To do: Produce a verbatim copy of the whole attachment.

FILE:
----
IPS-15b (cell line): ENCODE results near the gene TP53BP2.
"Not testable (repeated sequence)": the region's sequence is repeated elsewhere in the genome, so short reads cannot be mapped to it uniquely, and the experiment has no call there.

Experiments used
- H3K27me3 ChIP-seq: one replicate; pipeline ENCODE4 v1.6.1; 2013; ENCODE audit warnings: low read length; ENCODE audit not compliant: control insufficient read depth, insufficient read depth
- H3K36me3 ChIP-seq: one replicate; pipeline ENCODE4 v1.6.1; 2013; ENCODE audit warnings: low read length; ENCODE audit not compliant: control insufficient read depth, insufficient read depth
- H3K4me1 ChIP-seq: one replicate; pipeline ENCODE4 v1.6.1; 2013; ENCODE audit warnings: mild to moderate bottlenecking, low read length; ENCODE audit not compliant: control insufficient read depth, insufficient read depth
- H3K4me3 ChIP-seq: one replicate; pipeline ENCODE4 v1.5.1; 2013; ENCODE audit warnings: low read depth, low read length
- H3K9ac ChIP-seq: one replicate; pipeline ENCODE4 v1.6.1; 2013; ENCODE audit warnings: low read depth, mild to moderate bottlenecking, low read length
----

IPS-15b (cell line): ENCODE results near the gene TP53BP2.
"Not testable (repeated sequence)": the region's sequence is repeated elsewhere in the genome, so short reads cannot be mapped to it uniquely, and the experiment has no call there.

Experiments used
- H3K27me3 ChIP-seq: one replicate; pipeline ENCODE4 v1.6.1; 2013; ENCODE audit warnings: low read length; ENCODE audit not compliant: control insufficient read depth, insufficient read depth
- H3K36me3 ChIP-seq: one replicate; pipeline ENCODE4 v1.6.1; 2013; ENCODE audit warnings: low read length; ENCODE audit not compliant: control insufficient read depth, insufficient read depth
- H3K4me1 ChIP-seq: one replicate; pipeline ENCODE4 v1.6.1; 2013; ENCODE audit warnings: mild to moderate bottlenecking, low read length; ENCODE audit not compliant: control insufficient read depth, insufficient read depth
- H3K4me3 ChIP-seq: one replicate; pipeline ENCODE4 v1.5.1; 2013; ENCODE audit warnings: low read depth, low read length
- H3K9ac ChIP-seq: one replicate; pipeline ENCODE4 v1.6.1; 2013; ENCODE audit warnings: low read depth, mild to moderate bottlenecking, low read length